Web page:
City finance director urges caution on capital budget
Thursday, Nov 03, 2016 06:00 am
City of Airdrie Director of Corporate Services Lucy Wiwcharuk told the Council Budget Committee (CBC) Oct. 26 they should exercise caution when considering capital budget commitments in the proposed 2017 capital budget.
“Debt per capita getting this high towards the back of the 10-year plan is a red flag for me,” Wiwcharuk said. “I’m more comfortable with debt per capita staying more in line with the median of other mid-size cities…that was put out for provincial benchmarks in 2014. What the plan does is bring awareness to the issue and we can start to make some plans to deliver the outcomes in a different way.”
Airdrie’s 2016 debt per capita is $917 and projected to rise to $1,179 in 2017 and to $2,239 by 2026. According to Wiwcharuk, these projections in the 10-year capital plan are on a non-consolidated basis – they do not include the debt Airdrie Housing Limited uses to operate. The 2014 Alberta Municipal Affairs Financial Indicators show a median debt per capita of $1,666. These calculations are based on audited financial statements and are on a consolidated basis.
According to Wiwcharuk, the city continues to operate well within provincially established debt limits. Provincial debt limits are set at a maximum of 25 per cent of revenue and the City also places self-imposed debt limits, wherein tax supported debt payments are less than or equal to 10 per cent of projected operating revenue.
Wiwcharuk presented the capital plan for the next three years. The 2017 capital budget is $39.4 million. Engineering structures continue to be the bulk of the 2017 plan at approximately $22 million, followed by building and infrastructure renovations at $9.6 million. Land improvements are higher in 2018 at approximately $14 million as the City acquires land for future projects. Building construction forms the majority of the 2019 plan at approximately $38.5 million.
“The majority of these funds to pay for these capital projects are drawn from reserves, grants and debenture,” she said. “We have approximately $12 million coming from grants in 2017.”
According to Wiwcharuk, changes to the Municipal Government Act (MGA) anticipated to come into effect in fall 2017 might allow the City to put other levies into place to raise funds for growth-related necessities, like firehalls and municipal buildings.
Wiwcharuk said she anticipated there being increasing pressures on the City’s reserves.
“My recommendation to this committee and to future committees through the establishment of new fiscal policies is to put plans into place to begin to lift (the value of general operating reserves),” she said. “This can be accomplished by working to ensure specific capital reserves have enough capacity and tax-supported dollars to meet the full major maintenance and replacement needs of assets used to provide city services.”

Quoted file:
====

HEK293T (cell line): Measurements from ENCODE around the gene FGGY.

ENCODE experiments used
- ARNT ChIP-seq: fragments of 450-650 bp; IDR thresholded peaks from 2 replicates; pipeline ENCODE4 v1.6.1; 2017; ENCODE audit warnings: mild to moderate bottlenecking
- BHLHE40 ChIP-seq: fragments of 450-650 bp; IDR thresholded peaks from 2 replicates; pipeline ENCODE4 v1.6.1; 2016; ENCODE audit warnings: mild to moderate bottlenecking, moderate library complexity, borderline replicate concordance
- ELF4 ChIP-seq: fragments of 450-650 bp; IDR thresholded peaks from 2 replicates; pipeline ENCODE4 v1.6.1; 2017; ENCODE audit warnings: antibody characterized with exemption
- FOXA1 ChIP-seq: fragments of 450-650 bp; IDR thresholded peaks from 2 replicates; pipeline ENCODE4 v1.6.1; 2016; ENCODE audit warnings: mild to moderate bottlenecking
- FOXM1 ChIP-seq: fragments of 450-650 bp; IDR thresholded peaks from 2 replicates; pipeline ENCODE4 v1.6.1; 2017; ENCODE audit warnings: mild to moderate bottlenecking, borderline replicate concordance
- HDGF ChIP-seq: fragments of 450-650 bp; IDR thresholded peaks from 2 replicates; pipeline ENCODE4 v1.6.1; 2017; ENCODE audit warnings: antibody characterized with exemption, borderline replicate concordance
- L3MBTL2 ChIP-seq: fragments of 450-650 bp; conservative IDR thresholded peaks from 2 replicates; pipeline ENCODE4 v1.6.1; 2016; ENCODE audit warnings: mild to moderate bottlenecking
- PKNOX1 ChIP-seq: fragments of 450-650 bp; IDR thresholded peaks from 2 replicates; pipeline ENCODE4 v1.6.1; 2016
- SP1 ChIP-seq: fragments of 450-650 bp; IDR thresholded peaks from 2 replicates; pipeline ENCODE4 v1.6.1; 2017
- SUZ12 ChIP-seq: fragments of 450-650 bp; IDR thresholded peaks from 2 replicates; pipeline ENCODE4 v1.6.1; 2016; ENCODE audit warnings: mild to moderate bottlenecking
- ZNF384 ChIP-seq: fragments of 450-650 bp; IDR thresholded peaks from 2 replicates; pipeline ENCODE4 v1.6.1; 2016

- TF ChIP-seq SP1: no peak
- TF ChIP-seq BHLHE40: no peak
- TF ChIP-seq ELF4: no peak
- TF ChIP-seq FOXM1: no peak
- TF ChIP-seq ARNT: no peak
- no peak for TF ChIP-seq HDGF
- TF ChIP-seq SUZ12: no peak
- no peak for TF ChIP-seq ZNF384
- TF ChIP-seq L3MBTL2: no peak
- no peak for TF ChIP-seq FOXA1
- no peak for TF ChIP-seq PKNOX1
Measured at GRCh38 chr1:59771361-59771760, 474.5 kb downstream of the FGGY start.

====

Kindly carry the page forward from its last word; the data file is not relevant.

Wiwcharuk said a proposed redevelopment of downtown, including a multi-million dollar new library building and expansion of city hall, has been put on hold in light of council’s decision to slow the process after significant negative public outcry.
“The assumption made within the budget is to revert back to those (numbers) that were (in the budget) back in the 2016 cycle,” she said. “Construction for both the library and civic spaces have been placed off to occur in 2018. Design dollars for the library are currently in the carry-forward capital budget from 2015. Any potential improvements to the roadway have been slotted into 2020.”
The plan included a lot of “growth pressure,” Wiwcharuk said.
“Significant projects are being contemplated that are becoming more and more important to the community as it grows,” she said. “Staff is seeing projects not like others from past years…which will not be covered through development levies but rather will be funded through the tax base or other grants. There is no specific reserve dollars – in other words, savings – currently in the City’s equity to help with such needs.”
The CBC began meeting Oct. 26, with full-day sessions Oct. 29 and 30. Meetings will continue to be held throughout November. Meetings are open to the public or can be streamed online on the City’s YouTube channel. Dates and times for upcoming meetings will be posted to the City’s website, airdrie.ca